HRM Fire investigators deem Barho fire not suspicious; cause undetermined

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Fatal fire took the lives of all seven children of HEART Society family

HALIFAX: The devastating fire that killed the seven Barho children on a mid-winter night in February has been determined to not be arson and there was no evidence any accelerant was used, HRM Fire said in a press conference at Station 3 on West Street.

While those determinations were made, the exact cause of the fire, which investigators said began near a couch in the back on the house, was not able to be determined, Fire Chief Ken Stuebing said. The fire did begin inside the home on the main floor level.

“We can say that the fire originated in the back of the house in the main floor living room, near a couch, however at this time the cause will be classified as undetermined,” said Stuebing.

The Feb. 19 fire on Quartz Drive in Spryfield killed Abdullah, three-months-old; Rana, 2; Hala, 3; Ola, 8; Mohamad, 9; Rola, 12; and Ahmed, 14. The family was brought to N.S. by the HEART Society and lived in Elmsdale before moving into Spryfield. They were planning to move back to the area the week after the tragic fire.

He said smoke alarms were found throughout the home, however only those fire investigators found in the basement were useable enough to test. All were in working order.

A look at the fire investigation details as presented at the press conference on Sept. 4. (Healey photo)

Fire investigators spent hundreds of hours sifting through all the evidence and documentation searching for a cause. They could not find one, said Deputy Chief Dave Meldrum said.

According to fire officials, they were able to determine the cause wasn’t related to being a cooking fire or due to some kind of electrical fault or defect. The baseboard heaters were in the off position at the time and there was no other heating source in the home.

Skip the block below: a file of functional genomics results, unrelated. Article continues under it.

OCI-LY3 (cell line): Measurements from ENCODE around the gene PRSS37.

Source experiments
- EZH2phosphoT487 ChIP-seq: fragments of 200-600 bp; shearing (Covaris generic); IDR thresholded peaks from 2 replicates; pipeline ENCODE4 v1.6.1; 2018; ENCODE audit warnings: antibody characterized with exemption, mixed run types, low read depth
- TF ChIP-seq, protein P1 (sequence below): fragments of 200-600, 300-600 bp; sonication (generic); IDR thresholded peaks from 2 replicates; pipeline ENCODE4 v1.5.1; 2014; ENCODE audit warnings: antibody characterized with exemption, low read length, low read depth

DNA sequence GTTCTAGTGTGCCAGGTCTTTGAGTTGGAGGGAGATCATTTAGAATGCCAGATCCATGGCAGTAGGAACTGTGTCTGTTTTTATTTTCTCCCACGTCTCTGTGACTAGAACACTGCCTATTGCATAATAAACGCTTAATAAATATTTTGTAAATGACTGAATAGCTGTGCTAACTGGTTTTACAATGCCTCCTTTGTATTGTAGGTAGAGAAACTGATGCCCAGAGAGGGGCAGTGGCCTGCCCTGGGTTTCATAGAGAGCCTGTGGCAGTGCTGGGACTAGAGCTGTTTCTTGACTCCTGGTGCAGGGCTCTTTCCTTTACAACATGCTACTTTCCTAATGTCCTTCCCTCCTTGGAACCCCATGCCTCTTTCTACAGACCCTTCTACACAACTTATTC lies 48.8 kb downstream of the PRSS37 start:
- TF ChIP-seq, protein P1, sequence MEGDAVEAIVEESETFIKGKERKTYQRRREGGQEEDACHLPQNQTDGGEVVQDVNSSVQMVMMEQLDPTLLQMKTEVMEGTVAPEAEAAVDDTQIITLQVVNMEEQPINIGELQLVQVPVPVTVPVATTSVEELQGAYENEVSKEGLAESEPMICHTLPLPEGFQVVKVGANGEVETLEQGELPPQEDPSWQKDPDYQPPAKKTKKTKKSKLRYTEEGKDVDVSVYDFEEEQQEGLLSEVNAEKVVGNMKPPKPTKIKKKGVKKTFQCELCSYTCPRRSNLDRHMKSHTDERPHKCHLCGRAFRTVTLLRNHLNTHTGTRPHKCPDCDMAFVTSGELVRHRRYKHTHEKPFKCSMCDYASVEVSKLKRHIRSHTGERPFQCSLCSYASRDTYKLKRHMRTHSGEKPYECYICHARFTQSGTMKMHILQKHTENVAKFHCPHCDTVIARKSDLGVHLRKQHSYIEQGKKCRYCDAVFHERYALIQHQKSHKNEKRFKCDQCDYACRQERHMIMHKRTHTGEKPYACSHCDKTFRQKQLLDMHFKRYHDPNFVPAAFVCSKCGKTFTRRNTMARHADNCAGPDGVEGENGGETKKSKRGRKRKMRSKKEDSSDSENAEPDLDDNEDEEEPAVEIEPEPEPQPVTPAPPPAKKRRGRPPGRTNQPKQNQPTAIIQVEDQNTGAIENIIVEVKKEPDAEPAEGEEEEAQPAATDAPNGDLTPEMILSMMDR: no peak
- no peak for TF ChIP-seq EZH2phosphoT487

Meldrum said fire investigators also found no evidence it was caused by someone carelessly getting rid of cigarettes or other smoking materials.

“We investigated every piece of evidence available, and tested every possible theory to learn what we could about this fire,” Stuebing said. “Despite our best efforts we are unable to say what caused this tragic event.

“Our fire investigators simply lacked the physical evidence to make a conclusive determination of cause.”

Deputy Chief Peter Andrews answers a question regarding residents hearing an explosion from the Barho family home before seeing flames on February 19 in Spryfield. (Healey photo)

HRM Fire had two of its own investigators, along with the Fire Marshall’s office and the investigator with the property owners insurance company and other experts involved in the process.

“All of us came to the same conclusions,” said Stuebing.

He said they are aware in the community that some residents reported hearing explosion sounds. Deputy Chief Peter Andrews answered a question from media about that.

“As the heat from the fire began to extend near the propane tank, which was off, it is our belief that the pressure relief valve released, causing propane to be released causing a momentary intensification of the fire,” Andrews said.

When firefighters arrived—in a six minute time frame—they were met with heavy fire over two levels of the home, said Meldrum.

“It was a significant challenge in dealing with the volume of fire,” said Meldrum.

There were concerns express that there could be something deficient or caused the fire in the construction or manufacturing of the home, with many similar ones in the same area. Investigators could not find any evidence of this and they do not believe there is an increased risk of fire to similarly built homes.

Division Chief for Fire Prevention Matt Covey said had investigators determined at any point of the investigation that there was an imminent safety risk that would have been communicated immediately.

“That was not the case here,” said Covey.

Meldrum confirmed Stuebing and Halifax Regional Police shared their findings with Kwathar and family at Ebraheim’s bedside earlier on Sept. 4. They would not provide an update on his condition, but said they were unable to interview him during the course of their investigation. It is one reason for the delay in releasing their investigation details.

“This is one of the reasons we’ve taken time to try and gather all the evidence that we could,” said Meldrum.

Unless new evidence is brought forward, Meldrum said there’s no plans to reopen it. The investigation into the fire is now closed.